Hawaii has one of the highest rates of liver cancer
HONOLULU (KHON2) – October is Liver Cancer Awareness Month and Hawaii has one of the highest liver cancer rates in the United States
The main causes of liver cancer are viral hepatitis B and C. According to the Hawaii State Department of Healthin the United States, new cases of hepatitis C are on the rise, increasing by more than 60% from 2015 to 2019.
The DOH has reported that nearly half of people with hepatitis C are unaware of their infection. If you or your health care provider suspects a hepatitis infection, a quick and thorough test is the first step.
However, they report that one in three people with a positive HCV antibody test do not receive a confirmatory RNA test.
Hepatitis C is curable for most people within 12 weeks. But without treatment, about 20% of adults with chronic HCV infection will develop progressive liver fibrosis and cirrhosis that can lead to death.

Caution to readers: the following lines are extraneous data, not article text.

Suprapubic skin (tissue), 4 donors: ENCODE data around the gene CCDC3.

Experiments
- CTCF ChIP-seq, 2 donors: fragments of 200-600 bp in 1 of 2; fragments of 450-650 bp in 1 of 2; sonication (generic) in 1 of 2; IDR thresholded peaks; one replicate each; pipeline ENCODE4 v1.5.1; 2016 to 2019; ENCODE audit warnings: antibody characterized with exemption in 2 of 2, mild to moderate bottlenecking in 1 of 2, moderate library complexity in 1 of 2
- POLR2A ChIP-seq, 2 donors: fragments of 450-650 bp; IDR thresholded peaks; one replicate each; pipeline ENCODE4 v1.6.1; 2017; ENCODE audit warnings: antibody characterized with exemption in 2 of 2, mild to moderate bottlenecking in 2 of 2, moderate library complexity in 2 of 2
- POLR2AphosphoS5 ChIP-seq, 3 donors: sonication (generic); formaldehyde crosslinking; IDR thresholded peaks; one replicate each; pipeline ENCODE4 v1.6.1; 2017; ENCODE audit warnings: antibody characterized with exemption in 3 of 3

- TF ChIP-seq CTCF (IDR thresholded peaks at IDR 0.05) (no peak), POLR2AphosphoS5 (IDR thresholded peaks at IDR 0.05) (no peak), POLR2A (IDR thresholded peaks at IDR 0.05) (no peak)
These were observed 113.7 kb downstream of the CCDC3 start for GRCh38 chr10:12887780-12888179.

The Centers for Disease Control and Prevention recommends that all adults over 18 get tested for hepatitis C, regardless of known risk.
Hepatitis C testing involves a blood test and can be requested through your current health care provider.
“Diagnostic Laboratory Services, Inc. (DLS) is proud to partner with the DOH to help our community fight liver disease and liver cancer through the Hepatitis C ‘reflex’ test,” said Mark Wasielewski, President of Diagnostic Laboratory Service, Inc. “It is only by working together that we can achieve a Hep free 2030 Hawaii.”
HDOH announced its recent partnership with Diagnostic Laboratory Services and Clinical Laboratories of Hawaii to encourage providers to perform “reflex” testing for Hepatitis C.
Reflex testing ensures that when an antibody test is positive, the sample is automatically processed by the laboratory to confirm hepatitis C infection using an RNA test.
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“By promoting the option of ‘reflex’ hepatitis C testing to confirmatory testing, our local labs are helping to improve the path to recovery for many people in Hawaii,” said Thaddeus Pham, Prevention Coordinator viral hepatitis from DOH.